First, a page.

Stella Creasy & The Loan Sharks

Let’s take a chap, me, who’s overspent in a month (on mandatory, regulator-imposed exam-fees, as it happens but also on a holiday for the bird, a bike for me and a really rather extravagent piss-up in which I lost all sense of proportion, and mistakenly let my ‘friends’ loose on a tab). The Fee from the bank to go over an overdraft limit: £25 plus additional fees of £5 PER DAY over 9 days, this would be nearly £70. by comparison, the cost of a £200 loan from for 9 days £23.74.

Stella Creasy can work out that the £23.74 fees & interest on a £200 loan is an APR of 481%. This she thinks is terribe. By comparison, if the payday lender were not there, the APR to the chap who’s overspent is 1,419%, which he would have no choice or ability to avoid. Yet again, the tighter regulation suggested by fucking morons drive people into the tender embrace of the banks who make an absolute killing. One may be paying an APR of 481%, but I’m saving £46.26. Of course the solution is to not go over your limits, but when you do, would you rather pay £23.74 or £70?
Regulation favours the banks, over insurgent competition. Again.

Update. I had a conversation on Twitter about this with the MP in question, who came accross as ill-informed and rather smug. OF COURSE, FINANCING YOUR LIFE USING WONGA IS STUPID. The assumption that this service is bad, and exploitative is made a-priori, without considering the costs of offering a £200 loan for 2 weeks for less than £30 to people who are, by definition struggling for money. Meanwhile Twitterer, @rfrst was trying in vain to make the point that 1% a day plus a fiver is a HUGE APR, which in no-way reflects the cost of borrowing. Wonga for exampe, don’t compound the interest, so APR is an absurd measure. I pointed out that other short-term lenders do not enjoy a big return on equity, so they’re not making abnormal profits. It’s true, a lot of money is spent on advertising. But that’s inevitable in a new sector with low barriers to entry.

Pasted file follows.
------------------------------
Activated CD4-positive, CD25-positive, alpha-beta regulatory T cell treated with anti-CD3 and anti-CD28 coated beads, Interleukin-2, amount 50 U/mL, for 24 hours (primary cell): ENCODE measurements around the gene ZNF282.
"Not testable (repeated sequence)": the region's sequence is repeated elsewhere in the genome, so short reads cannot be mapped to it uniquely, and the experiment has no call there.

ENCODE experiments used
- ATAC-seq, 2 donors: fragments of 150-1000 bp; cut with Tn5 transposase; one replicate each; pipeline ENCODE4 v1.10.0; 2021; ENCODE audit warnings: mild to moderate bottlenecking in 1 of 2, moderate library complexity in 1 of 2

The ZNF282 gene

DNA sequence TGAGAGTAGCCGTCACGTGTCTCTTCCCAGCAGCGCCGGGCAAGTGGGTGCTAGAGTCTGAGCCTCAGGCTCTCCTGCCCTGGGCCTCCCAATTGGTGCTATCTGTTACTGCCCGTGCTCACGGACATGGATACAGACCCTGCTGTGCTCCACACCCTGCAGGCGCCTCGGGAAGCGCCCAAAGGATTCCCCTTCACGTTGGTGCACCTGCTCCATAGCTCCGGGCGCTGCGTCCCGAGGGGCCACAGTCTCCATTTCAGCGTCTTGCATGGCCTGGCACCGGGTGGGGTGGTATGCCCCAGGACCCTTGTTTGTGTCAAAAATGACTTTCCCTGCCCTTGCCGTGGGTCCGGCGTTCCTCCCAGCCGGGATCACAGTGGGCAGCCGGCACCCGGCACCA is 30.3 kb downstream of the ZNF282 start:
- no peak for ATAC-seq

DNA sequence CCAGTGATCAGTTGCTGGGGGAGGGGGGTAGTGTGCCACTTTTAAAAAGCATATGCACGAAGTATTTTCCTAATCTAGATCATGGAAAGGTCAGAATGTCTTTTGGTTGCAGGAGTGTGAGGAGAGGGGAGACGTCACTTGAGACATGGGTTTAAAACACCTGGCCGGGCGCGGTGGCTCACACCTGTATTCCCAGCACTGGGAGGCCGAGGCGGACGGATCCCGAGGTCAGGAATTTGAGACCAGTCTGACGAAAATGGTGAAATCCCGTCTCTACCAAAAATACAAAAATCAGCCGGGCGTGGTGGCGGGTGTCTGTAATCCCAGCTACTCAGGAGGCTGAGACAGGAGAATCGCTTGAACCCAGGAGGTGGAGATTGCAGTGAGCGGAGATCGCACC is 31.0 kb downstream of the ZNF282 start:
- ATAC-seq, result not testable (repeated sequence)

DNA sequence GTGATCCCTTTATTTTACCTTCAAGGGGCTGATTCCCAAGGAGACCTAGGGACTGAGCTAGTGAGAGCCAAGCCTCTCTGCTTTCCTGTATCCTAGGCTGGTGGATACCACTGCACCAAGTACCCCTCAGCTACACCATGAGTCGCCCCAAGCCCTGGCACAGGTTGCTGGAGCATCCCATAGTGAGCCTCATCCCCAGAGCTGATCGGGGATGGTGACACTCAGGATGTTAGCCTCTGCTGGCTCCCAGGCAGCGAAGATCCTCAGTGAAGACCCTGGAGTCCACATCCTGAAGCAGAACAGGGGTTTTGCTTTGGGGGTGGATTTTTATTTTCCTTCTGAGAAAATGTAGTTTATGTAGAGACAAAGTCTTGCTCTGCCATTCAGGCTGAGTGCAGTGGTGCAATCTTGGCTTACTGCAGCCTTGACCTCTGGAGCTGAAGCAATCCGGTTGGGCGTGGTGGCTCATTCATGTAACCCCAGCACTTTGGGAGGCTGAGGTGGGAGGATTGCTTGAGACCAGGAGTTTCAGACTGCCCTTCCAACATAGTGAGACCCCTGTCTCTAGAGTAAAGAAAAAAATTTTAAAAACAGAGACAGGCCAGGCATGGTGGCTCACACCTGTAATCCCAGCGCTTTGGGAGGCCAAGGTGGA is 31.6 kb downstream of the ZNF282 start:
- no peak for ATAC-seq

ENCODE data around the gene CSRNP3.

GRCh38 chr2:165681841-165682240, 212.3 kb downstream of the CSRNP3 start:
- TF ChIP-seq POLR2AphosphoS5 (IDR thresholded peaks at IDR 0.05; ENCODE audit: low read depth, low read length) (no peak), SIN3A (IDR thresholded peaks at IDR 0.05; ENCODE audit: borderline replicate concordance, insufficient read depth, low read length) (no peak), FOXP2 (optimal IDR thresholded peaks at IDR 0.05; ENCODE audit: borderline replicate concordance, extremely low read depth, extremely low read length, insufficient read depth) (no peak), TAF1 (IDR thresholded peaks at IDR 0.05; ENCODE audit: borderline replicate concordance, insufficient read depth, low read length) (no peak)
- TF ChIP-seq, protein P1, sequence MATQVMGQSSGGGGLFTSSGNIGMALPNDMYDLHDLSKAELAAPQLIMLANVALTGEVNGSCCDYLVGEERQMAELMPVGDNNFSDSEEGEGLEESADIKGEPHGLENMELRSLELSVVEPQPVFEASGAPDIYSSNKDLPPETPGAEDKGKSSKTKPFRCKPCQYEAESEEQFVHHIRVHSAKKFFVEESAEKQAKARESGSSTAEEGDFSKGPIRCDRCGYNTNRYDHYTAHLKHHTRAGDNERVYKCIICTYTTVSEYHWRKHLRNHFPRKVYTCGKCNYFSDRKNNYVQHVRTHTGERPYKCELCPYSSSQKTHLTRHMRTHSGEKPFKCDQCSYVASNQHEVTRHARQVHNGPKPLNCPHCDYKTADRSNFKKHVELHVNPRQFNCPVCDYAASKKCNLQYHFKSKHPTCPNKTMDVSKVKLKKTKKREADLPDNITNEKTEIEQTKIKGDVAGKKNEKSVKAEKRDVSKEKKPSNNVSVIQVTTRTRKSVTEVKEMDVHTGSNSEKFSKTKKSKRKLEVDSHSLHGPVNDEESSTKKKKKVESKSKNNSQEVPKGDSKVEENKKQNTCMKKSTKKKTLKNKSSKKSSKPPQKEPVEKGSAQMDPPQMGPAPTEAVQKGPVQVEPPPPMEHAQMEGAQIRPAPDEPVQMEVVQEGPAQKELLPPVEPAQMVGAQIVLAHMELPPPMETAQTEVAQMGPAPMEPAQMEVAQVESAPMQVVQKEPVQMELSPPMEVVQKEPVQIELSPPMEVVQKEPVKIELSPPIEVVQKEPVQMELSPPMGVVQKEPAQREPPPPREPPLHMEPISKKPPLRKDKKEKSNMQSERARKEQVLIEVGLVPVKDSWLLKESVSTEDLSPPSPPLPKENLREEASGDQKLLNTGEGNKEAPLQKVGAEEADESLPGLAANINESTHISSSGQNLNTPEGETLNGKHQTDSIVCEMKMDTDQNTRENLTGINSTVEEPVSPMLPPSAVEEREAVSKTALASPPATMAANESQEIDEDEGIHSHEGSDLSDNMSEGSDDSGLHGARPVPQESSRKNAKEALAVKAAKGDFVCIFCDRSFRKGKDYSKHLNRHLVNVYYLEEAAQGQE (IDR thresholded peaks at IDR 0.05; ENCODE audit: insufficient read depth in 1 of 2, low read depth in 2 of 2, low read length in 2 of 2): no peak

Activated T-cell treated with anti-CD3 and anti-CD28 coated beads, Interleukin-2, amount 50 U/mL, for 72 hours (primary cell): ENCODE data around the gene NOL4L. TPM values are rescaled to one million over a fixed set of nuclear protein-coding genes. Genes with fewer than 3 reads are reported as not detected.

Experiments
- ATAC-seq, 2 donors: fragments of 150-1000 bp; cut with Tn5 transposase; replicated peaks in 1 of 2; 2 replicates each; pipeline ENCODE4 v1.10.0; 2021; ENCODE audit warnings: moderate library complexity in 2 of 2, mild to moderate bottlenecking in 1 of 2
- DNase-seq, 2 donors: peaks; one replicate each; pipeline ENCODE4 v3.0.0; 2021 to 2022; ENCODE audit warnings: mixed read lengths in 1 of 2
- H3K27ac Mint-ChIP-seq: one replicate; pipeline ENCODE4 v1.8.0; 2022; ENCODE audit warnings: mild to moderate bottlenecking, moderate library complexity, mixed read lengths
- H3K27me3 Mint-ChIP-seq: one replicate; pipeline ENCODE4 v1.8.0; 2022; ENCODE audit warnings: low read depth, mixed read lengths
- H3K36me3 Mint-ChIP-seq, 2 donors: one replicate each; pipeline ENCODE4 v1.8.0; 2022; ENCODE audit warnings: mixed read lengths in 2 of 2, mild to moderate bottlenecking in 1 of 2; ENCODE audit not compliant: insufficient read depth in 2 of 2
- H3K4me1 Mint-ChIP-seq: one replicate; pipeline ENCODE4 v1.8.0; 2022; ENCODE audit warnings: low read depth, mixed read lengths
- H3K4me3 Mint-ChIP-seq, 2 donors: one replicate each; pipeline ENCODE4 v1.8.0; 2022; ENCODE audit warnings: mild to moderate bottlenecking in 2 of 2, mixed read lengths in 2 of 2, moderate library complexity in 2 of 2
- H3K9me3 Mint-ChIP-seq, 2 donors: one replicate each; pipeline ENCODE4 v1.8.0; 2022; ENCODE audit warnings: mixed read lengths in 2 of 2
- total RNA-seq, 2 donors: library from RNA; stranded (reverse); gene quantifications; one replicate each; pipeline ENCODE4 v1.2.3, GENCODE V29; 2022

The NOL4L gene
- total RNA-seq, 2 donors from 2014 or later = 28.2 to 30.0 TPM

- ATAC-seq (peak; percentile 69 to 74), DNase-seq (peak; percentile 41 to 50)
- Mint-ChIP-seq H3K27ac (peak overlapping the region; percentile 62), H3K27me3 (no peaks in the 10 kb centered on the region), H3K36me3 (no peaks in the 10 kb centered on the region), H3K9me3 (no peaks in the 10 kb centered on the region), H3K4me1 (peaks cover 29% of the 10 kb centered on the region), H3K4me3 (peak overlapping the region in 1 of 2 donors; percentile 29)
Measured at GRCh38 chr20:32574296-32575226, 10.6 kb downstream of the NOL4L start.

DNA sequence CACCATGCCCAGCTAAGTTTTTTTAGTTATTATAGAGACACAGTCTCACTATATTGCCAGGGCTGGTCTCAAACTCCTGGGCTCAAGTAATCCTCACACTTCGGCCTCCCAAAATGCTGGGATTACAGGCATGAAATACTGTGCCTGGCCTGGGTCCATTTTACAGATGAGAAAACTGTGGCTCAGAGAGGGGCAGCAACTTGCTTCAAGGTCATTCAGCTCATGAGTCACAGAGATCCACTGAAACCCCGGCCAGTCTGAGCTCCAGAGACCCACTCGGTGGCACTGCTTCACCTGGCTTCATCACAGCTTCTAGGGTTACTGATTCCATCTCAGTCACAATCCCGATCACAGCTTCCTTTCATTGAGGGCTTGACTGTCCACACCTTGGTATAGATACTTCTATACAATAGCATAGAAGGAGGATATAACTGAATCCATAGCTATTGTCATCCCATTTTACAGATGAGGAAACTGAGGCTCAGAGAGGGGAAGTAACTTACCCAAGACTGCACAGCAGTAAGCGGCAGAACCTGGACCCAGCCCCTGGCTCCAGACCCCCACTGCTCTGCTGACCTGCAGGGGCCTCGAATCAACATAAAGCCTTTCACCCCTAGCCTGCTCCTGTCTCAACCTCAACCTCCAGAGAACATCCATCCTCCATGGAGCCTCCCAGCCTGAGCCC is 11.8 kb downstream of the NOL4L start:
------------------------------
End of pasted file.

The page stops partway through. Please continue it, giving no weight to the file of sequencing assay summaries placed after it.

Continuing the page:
All I got from the MP from Walthamstow was ad-hominem and a-priori statements not backed up by argument, logic, reason, or economic rationale. Worse, she refused to admit that limiting the cost of credit would affect supply. Finally, she seems to think credit unions are a solution. They are, to those on the carousel of debt, or who are looking to finance purchases more effectively than store credit. They are not a replacement for Payday loans, because the money isn’t instant, and so cannot be used to avoid bank debt.

Rather than going after the reputable, and reasonably well-known Wonga, it would be better to go after the less reputable lenders who do overcharge, make multiple claims against an account in a day. Better still, go after the banks, with whom APRs of over 1,000,000% are possible.

6 replies
  1. Tim Newman
    Tim Newman says:

    Tim Worstall linked to a piece some time back regarding a not-for-profit short term loan outfit. They also charged very high levels of interest, simply because lending money on a short term basis to poor folk is very expensive (probably because of the risk involved).

  2. BrianSJ
    BrianSJ says:

    William Keegan quote of 2006. One of Britain's leading experts on tax credits was asked why the government got into such a pickle in failing to claw back overpayments. 'Simple,' was the reply. 'New Labour didn't realise that the poor have no money.'


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